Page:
Sugar beets in French farm fields are less likely to spread their genes to wild relatives by wafting pollen than by releasing seeds that people unintentionally transport, according to a new genetic study. The finding could complicate debates about the threat of gene transfers from genetically modified crops.
Most previous studies of gene escapes have focused on pollen straying far and wide, says Jean-Francois Arnaud of the Université de Lille 1 in France. Arnaud and his colleagues decided to look at seeds as well as pollen as vehicles of gene transfer.
The scientists studied sugar beets, a wind-pollinated crop that is cultivated widely in northern France. A weedy subspecies, called a sea beet, grows wild along the region’s coast and can cross with its cultivated cousin.
Arnaud’s team collected beet plants from a commercial field, the coast, and a riverbank between the two that might serve as a mixing zone. To check for pollen-introduced genes in the beets, the researchers looked for particular patterns of DNA markers in the cell nuclei. To find seed-introduced maternal genes, the researchers looked for a stretch of DNA that pollen doesn’t carry but that does show up in the chloroplasts of seeds.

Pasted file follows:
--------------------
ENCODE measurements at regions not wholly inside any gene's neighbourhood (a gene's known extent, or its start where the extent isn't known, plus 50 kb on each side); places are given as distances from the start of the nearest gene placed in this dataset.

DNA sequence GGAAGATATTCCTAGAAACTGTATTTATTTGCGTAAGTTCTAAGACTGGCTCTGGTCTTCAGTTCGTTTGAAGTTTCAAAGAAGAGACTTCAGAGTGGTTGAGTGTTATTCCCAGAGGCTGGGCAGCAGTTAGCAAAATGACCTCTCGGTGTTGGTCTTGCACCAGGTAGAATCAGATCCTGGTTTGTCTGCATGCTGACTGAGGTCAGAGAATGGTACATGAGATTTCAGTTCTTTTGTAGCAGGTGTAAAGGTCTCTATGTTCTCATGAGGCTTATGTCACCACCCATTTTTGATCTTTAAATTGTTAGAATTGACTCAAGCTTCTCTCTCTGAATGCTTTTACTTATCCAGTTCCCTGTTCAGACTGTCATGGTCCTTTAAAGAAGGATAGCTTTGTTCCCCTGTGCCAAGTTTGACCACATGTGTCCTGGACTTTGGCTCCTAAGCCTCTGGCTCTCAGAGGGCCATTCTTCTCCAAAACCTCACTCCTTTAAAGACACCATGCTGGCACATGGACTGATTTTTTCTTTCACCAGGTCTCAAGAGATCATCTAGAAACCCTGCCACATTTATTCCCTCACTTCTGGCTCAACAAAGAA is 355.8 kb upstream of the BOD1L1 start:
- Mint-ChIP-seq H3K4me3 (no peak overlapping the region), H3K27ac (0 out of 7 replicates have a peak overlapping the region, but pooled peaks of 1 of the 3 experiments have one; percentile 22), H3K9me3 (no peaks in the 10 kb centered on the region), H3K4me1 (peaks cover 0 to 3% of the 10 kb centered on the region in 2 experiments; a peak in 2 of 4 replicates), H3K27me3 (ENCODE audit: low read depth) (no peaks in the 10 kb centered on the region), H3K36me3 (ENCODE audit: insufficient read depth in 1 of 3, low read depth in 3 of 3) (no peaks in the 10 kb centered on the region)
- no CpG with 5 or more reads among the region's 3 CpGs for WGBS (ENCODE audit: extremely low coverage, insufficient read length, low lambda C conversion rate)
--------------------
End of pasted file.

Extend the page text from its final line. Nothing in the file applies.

Very little evidence showed up for pollen that had escaped from cultivated beet fields, the researchers report in an upcoming issue of Proceedings of the Royal Society of London B. However, about a third of the riverbank plants showed signs of DNA descended from seeds of cultivated plants.
The result is “highly unexpected,” Arnaud says. It indicates, he explains, that people may be dispersing the seeds far and wide via muddy tires and other low-profile means.
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